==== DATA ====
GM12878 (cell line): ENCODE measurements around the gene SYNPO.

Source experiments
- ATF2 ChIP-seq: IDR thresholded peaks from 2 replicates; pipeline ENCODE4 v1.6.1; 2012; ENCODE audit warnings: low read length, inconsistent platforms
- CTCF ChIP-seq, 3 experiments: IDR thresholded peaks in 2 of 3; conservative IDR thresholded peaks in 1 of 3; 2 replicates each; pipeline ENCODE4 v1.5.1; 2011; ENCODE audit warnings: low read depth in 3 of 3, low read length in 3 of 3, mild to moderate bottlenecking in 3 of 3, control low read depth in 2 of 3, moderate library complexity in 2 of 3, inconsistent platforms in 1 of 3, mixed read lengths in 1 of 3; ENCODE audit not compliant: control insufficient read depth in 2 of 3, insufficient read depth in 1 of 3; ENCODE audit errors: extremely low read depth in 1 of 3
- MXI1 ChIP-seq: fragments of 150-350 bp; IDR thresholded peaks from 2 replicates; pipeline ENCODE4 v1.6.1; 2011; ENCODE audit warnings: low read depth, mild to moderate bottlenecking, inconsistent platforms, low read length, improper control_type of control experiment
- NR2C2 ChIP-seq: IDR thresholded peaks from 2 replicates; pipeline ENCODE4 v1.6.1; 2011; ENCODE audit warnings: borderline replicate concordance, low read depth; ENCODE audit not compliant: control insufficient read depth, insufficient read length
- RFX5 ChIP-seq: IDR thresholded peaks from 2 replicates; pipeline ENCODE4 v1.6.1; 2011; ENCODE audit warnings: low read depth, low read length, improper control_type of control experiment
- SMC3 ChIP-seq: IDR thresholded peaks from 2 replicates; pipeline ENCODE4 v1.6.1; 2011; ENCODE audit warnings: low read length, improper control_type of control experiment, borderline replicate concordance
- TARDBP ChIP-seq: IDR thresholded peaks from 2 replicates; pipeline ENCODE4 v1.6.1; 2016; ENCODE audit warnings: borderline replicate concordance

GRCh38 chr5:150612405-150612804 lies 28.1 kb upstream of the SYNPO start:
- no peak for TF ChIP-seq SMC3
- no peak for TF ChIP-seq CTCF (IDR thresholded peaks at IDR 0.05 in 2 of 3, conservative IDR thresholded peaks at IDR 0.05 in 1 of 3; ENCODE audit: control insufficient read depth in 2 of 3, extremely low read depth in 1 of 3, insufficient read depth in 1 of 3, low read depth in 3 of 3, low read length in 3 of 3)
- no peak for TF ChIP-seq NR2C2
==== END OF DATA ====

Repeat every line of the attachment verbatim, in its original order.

GM12878 (cell line): ENCODE measurements around the gene SYNPO.

Source experiments
- ATF2 ChIP-seq: IDR thresholded peaks from 2 replicates; pipeline ENCODE4 v1.6.1; 2012; ENCODE audit warnings: low read length, inconsistent platforms
- CTCF ChIP-seq, 3 experiments: IDR thresholded peaks in 2 of 3; conservative IDR thresholded peaks in 1 of 3; 2 replicates each; pipeline ENCODE4 v1.5.1; 2011; ENCODE audit warnings: low read depth in 3 of 3, low read length in 3 of 3, mild to moderate bottlenecking in 3 of 3, control low read depth in 2 of 3, moderate library complexity in 2 of 3, inconsistent platforms in 1 of 3, mixed read lengths in 1 of 3; ENCODE audit not compliant: control insufficient read depth in 2 of 3, insufficient read depth in 1 of 3; ENCODE audit errors: extremely low read depth in 1 of 3
- MXI1 ChIP-seq: fragments of 150-350 bp; IDR thresholded peaks from 2 replicates; pipeline ENCODE4 v1.6.1; 2011; ENCODE audit warnings: low read depth, mild to moderate bottlenecking, inconsistent platforms, low read length, improper control_type of control experiment
- NR2C2 ChIP-seq: IDR thresholded peaks from 2 replicates; pipeline ENCODE4 v1.6.1; 2011; ENCODE audit warnings: borderline replicate concordance, low read depth; ENCODE audit not compliant: control insufficient read depth, insufficient read length
- RFX5 ChIP-seq: IDR thresholded peaks from 2 replicates; pipeline ENCODE4 v1.6.1; 2011; ENCODE audit warnings: low read depth, low read length, improper control_type of control experiment
- SMC3 ChIP-seq: IDR thresholded peaks from 2 replicates; pipeline ENCODE4 v1.6.1; 2011; ENCODE audit warnings: low read length, improper control_type of control experiment, borderline replicate concordance
- TARDBP ChIP-seq: IDR thresholded peaks from 2 replicates; pipeline ENCODE4 v1.6.1; 2016; ENCODE audit warnings: borderline replicate concordance

GRCh38 chr5:150612405-150612804 lies 28.1 kb upstream of the SYNPO start:
- no peak for TF ChIP-seq SMC3
- no peak for TF ChIP-seq CTCF (IDR thresholded peaks at IDR 0.05 in 2 of 3, conservative IDR thresholded peaks at IDR 0.05 in 1 of 3; ENCODE audit: control insufficient read depth in 2 of 3, extremely low read depth in 1 of 3, insufficient read depth in 1 of 3, low read depth in 3 of 3, low read length in 3 of 3)
- no peak for TF ChIP-seq NR2C2